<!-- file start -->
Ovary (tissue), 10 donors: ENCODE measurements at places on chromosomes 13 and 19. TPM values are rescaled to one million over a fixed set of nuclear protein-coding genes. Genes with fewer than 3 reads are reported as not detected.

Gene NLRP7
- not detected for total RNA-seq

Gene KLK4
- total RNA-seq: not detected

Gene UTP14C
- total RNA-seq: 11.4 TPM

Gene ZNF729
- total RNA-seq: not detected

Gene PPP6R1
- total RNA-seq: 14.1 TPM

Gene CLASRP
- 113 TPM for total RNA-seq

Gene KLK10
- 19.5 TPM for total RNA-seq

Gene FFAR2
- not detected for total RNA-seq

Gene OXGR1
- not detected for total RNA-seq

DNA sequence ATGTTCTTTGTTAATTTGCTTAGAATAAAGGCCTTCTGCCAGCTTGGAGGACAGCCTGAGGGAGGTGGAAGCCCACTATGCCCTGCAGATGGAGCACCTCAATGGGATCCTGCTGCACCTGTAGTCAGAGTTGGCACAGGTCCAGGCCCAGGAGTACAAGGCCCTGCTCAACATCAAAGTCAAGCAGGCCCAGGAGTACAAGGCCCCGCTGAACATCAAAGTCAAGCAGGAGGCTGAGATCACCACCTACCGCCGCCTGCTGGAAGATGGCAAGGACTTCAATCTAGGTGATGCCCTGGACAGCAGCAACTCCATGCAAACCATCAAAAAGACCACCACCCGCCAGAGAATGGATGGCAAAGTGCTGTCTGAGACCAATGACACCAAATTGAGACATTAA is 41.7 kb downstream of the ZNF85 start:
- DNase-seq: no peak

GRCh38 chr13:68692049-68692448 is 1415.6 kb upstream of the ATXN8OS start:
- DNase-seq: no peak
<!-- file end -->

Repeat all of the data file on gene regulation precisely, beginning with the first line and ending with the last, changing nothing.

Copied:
Ovary (tissue), 10 donors: ENCODE measurements at places on chromosomes 13 and 19. TPM values are rescaled to one million over a fixed set of nuclear protein-coding genes. Genes with fewer than 3 reads are reported as not detected.

Gene NLRP7
- not detected for total RNA-seq

Gene KLK4
- total RNA-seq: not detected

Gene UTP14C
- total RNA-seq: 11.4 TPM

Gene ZNF729
- total RNA-seq: not detected

Gene PPP6R1
- total RNA-seq: 14.1 TPM

Gene CLASRP
- 113 TPM for total RNA-seq

Gene KLK10
- 19.5 TPM for total RNA-seq

Gene FFAR2
- not detected for total RNA-seq

Gene OXGR1
- not detected for total RNA-seq

DNA sequence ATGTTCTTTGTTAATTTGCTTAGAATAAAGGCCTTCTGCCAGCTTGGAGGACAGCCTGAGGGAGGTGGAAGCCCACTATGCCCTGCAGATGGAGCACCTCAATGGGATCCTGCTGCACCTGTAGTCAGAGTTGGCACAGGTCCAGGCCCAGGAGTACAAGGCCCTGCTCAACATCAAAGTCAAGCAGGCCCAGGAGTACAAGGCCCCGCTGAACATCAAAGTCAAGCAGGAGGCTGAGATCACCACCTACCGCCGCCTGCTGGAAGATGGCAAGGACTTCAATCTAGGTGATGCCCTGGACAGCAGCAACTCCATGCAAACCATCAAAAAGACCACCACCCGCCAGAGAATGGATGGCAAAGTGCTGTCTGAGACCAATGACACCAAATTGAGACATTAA is 41.7 kb downstream of the ZNF85 start:
- DNase-seq: no peak

GRCh38 chr13:68692049-68692448 is 1415.6 kb upstream of the ATXN8OS start:
- DNase-seq: no peak